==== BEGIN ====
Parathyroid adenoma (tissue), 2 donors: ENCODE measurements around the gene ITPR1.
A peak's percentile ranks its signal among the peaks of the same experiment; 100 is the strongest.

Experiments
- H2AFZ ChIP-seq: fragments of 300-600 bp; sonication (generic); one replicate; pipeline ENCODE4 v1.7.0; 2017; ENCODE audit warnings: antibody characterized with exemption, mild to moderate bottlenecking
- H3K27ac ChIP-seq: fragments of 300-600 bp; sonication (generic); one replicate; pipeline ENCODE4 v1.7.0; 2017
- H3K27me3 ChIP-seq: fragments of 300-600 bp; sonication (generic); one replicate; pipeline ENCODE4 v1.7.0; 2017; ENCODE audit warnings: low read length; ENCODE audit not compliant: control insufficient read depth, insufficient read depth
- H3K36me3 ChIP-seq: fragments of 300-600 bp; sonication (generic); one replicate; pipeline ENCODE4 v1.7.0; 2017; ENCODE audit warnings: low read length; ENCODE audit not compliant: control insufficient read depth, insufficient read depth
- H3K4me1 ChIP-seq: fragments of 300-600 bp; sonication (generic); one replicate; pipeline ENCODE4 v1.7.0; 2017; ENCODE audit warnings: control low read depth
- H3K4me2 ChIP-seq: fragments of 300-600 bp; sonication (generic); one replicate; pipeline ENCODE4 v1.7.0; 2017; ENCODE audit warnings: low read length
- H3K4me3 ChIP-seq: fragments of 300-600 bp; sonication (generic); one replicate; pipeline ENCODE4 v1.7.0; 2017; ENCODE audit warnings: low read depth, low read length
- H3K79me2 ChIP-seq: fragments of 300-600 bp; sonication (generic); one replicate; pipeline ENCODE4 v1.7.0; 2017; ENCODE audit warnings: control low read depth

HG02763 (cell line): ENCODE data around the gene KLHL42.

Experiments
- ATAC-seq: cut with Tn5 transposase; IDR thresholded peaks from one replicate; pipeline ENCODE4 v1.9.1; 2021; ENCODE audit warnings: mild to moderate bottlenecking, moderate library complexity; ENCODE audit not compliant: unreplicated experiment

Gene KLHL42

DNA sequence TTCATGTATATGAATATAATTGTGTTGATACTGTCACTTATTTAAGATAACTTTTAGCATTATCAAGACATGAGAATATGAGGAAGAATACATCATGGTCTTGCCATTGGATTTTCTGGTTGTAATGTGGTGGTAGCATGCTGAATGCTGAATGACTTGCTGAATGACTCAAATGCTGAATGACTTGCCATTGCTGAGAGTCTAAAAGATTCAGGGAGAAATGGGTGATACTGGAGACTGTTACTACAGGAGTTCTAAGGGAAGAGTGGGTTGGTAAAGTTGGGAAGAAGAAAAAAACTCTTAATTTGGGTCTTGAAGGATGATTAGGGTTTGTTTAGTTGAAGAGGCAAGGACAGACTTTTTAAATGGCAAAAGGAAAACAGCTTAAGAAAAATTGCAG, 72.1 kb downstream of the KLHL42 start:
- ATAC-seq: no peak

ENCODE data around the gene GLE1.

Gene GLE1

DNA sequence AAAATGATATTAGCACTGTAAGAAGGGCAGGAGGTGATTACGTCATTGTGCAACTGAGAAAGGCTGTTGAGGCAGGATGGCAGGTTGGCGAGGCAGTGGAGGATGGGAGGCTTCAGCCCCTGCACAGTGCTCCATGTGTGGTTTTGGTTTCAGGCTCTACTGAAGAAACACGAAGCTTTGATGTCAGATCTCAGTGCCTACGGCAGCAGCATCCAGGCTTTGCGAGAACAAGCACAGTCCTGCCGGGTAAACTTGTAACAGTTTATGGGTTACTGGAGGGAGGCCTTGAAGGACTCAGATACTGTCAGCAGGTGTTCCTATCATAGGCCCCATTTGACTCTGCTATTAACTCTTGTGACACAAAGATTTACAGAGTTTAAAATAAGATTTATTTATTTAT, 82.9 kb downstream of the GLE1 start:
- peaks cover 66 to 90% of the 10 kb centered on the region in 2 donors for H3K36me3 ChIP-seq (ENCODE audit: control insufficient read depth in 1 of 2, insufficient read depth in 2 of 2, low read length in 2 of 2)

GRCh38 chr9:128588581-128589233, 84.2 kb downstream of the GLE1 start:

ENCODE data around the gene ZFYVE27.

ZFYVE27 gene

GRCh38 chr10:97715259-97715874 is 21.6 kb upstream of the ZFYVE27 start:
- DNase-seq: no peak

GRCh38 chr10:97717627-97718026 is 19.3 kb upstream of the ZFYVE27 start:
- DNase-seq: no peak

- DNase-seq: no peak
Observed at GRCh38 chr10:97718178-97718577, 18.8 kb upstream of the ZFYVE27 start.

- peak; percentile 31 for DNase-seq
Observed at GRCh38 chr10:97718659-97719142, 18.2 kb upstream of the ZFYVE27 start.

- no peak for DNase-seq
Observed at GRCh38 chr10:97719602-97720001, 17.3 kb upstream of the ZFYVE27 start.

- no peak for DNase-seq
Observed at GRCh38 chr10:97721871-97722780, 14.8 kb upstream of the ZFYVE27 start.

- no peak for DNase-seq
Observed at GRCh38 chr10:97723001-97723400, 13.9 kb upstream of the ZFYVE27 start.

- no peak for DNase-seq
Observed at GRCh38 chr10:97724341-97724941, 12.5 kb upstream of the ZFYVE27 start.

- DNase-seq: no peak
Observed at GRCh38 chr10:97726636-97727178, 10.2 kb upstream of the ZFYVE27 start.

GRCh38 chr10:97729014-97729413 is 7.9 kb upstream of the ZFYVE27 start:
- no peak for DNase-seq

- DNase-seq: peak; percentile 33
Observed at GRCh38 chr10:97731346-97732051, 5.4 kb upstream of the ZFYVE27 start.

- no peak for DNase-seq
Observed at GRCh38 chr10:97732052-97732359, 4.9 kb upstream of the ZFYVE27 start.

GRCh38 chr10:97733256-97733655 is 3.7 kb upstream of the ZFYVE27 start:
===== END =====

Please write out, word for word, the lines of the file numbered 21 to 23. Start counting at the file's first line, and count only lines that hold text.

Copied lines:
- peaks cover 66 to 90% of the 10 kb centered on the region in 2 donors for H3K36me3 ChIP-seq (ENCODE audit: control insufficient read depth in 1 of 2, insufficient read depth in 2 of 2, low read length in 2 of 2)

GRCh38 chr9:128588581-128589233, 84.2 kb downstream of the GLE1 start:

ENCODE data around the gene ZFYVE27.